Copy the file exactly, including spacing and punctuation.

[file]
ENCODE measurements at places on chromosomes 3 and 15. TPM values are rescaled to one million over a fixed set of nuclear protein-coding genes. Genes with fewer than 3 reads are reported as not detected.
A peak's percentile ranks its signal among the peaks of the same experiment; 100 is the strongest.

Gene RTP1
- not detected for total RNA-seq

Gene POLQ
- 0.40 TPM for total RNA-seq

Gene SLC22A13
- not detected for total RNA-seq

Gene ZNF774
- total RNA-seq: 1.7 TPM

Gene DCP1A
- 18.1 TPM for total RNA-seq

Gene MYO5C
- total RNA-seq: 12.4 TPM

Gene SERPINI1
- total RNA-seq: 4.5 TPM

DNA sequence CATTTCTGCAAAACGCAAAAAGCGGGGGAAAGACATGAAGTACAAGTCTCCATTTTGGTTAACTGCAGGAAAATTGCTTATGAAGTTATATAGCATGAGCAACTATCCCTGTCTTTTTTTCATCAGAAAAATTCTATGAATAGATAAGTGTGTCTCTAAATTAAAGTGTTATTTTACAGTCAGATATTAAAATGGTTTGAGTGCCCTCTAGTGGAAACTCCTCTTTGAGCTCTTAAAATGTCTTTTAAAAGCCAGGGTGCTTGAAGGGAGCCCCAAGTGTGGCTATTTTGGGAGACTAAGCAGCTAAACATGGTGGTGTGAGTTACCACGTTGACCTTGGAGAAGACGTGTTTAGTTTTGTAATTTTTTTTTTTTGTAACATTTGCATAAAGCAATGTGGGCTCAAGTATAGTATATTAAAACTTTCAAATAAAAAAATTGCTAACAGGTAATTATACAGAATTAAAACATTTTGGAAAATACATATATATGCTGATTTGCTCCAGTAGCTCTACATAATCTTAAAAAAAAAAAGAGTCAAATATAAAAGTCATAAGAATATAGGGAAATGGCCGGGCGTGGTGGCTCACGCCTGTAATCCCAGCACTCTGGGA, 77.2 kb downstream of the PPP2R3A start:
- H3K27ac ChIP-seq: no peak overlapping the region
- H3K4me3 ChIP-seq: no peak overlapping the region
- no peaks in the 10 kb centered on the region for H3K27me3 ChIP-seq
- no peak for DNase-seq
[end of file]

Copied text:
ENCODE measurements at places on chromosomes 3 and 15. TPM values are rescaled to one million over a fixed set of nuclear protein-coding genes. Genes with fewer than 3 reads are reported as not detected.
A peak's percentile ranks its signal among the peaks of the same experiment; 100 is the strongest.

Gene RTP1
- not detected for total RNA-seq

Gene POLQ
- 0.40 TPM for total RNA-seq

Gene SLC22A13
- not detected for total RNA-seq

Gene ZNF774
- total RNA-seq: 1.7 TPM

Gene DCP1A
- 18.1 TPM for total RNA-seq

Gene MYO5C
- total RNA-seq: 12.4 TPM

Gene SERPINI1
- total RNA-seq: 4.5 TPM

DNA sequence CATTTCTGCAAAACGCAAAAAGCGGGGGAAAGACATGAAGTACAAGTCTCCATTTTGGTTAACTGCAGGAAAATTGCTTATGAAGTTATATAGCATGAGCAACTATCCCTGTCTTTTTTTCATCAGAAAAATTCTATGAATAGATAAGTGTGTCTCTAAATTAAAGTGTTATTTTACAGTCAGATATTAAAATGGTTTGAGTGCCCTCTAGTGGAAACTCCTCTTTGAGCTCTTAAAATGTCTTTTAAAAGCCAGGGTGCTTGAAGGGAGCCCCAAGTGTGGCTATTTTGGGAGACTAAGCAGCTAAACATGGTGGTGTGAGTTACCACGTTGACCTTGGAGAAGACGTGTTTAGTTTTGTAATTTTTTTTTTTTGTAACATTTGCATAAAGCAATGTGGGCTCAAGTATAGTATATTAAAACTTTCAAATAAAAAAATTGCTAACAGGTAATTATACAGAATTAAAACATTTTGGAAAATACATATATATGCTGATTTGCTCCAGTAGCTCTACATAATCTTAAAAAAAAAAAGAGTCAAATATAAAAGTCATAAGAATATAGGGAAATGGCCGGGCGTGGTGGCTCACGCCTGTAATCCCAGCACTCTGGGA, 77.2 kb downstream of the PPP2R3A start:
- H3K27ac ChIP-seq: no peak overlapping the region
- H3K4me3 ChIP-seq: no peak overlapping the region
- no peaks in the 10 kb centered on the region for H3K27me3 ChIP-seq
- no peak for DNase-seq